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STICKS & STONES


Any more fair?


By Charles Golding


My son who is still at school, spends over two hours a day on the bus. He witnesses lots of interesting things and loud disputes. Here’s one of them.


Yesterday a man got on the bus. He paid the driver, sat down and was typing on his phone. After a few minutes, he pulled his mask under his chin to make a short voice message, which he sent and replaced his mask.


As he was pulling his mask back up, onto his face, a woman shouted at him.

“You don’t wear masks? Put your mask on!”.


The bus was going through a largely Ethiopian section of town. The man in the mask was Ethiopian.


In Hebrew the word you can be singular or plural, ata is singular, atem plural. In English it’s all the same. So what she in fact shouted was “You (people) don’t wear masks?”


An Ethiopian woman called her out on it immediately, asking why she had used you in the plural. “Why didn’t you use the singular?”, she asked.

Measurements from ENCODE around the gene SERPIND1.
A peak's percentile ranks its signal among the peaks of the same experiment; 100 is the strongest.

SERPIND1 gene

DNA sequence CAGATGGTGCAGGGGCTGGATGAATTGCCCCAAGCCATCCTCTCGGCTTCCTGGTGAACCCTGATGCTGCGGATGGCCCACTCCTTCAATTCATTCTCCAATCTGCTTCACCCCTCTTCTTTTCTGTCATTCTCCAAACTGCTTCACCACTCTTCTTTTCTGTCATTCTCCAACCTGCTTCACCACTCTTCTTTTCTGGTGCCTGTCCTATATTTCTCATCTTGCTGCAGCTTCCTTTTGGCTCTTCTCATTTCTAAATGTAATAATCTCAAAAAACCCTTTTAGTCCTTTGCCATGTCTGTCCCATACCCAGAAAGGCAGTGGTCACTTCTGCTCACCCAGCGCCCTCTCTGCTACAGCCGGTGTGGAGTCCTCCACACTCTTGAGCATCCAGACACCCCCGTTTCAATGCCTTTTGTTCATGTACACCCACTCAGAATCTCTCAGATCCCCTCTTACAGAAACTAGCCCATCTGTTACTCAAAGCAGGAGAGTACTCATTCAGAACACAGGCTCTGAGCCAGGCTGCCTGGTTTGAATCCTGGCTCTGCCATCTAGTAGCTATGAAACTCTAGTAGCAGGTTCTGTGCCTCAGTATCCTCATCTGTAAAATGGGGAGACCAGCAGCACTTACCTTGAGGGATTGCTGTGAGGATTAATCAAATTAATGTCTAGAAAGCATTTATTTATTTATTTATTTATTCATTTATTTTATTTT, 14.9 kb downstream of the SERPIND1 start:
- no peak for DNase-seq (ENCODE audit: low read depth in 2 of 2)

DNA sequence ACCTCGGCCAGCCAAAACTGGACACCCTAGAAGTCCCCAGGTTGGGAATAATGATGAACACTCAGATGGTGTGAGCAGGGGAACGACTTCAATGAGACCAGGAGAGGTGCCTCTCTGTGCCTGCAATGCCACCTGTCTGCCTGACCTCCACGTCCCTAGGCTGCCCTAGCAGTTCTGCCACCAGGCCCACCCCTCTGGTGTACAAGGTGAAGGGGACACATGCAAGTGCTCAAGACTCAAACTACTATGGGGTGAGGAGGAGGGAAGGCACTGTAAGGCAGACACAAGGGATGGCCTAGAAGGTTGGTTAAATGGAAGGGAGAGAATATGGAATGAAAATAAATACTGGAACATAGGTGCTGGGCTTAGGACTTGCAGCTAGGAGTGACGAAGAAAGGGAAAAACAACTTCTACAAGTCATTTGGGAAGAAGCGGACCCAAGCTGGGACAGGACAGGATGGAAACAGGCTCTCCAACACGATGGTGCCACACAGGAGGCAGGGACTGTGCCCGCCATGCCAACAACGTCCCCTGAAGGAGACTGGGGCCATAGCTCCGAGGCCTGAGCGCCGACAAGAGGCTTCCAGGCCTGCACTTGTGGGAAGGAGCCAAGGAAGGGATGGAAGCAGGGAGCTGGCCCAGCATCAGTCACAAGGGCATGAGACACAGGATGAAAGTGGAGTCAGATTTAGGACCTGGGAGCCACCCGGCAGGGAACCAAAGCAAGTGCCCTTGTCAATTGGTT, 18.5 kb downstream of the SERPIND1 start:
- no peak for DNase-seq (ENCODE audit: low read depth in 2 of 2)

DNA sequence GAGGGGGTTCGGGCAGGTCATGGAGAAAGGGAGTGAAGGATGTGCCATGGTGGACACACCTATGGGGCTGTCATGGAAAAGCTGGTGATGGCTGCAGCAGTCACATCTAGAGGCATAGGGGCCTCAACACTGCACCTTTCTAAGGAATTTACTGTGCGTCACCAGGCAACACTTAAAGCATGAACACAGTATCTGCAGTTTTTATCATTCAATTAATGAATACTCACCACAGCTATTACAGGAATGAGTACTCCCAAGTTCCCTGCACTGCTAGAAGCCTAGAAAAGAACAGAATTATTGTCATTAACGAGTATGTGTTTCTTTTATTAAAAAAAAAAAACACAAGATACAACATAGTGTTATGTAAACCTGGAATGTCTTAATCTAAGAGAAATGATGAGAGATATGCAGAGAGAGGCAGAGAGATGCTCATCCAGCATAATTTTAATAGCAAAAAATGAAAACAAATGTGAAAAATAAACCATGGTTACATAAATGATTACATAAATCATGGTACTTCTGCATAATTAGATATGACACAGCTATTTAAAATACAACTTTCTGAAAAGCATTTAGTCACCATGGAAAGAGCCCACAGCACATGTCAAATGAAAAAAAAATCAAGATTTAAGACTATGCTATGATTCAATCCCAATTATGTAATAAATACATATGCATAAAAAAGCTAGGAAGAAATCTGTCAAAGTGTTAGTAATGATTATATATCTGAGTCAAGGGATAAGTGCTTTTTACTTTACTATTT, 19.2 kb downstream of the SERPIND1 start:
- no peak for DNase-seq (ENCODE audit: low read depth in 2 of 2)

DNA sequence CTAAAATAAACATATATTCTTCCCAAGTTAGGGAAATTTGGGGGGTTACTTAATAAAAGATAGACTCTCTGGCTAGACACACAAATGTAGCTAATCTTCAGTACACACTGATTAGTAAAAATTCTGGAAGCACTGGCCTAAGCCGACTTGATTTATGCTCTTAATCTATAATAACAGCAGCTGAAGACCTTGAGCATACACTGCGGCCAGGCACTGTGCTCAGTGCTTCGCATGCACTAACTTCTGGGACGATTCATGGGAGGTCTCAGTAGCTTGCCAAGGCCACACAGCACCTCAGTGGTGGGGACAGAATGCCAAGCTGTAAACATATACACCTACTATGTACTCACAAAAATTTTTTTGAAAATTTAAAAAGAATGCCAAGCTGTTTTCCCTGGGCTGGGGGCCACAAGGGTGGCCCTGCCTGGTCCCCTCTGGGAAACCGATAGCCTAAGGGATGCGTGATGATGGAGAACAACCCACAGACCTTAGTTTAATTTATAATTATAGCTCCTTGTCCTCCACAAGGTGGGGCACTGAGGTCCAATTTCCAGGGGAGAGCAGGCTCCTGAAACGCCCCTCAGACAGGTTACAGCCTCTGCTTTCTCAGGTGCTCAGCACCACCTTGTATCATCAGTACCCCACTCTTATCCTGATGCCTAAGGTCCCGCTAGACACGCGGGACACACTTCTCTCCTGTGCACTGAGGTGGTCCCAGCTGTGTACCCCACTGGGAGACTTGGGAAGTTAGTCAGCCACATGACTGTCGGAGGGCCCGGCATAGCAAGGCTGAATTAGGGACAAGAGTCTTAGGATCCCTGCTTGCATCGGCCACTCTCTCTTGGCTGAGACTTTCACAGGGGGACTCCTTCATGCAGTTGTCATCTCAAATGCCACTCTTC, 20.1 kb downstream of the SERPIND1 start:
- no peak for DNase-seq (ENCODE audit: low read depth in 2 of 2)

Everyone who was listening knew why, including the man in the mask, who eventually left the bus. The woman looked around the bus at my 15-year-old son and others, for support and agreement. I’m pleased to say that she did not find it.

I don’t know why it still shocks me when I hear this form of racism, expressed in public. More than 20 years ago, I was asked to be a judge by the UK government’s CRE (Commission for Racial Equality) which had set up a “Race in the Media Awards”. It made me more aware than I had ever been of the casual use of language, designed to make people feel excluded and the other.


Throughout my career I often came across casual English antisemitism. Not the kind of rock-throwing, graveyard-daubing European stuff, but the polite, parlour room variety. In most cases, when I reacted, the perpetrators immediately withdrew their comment, explaining that they meant no offence.


As a Jew - as a human being - I believe people should be called out on that kind of language. Sticks and stones may well break my bones, but the older I get, the more I believe that words can damage by encouraging those sticks and stones.

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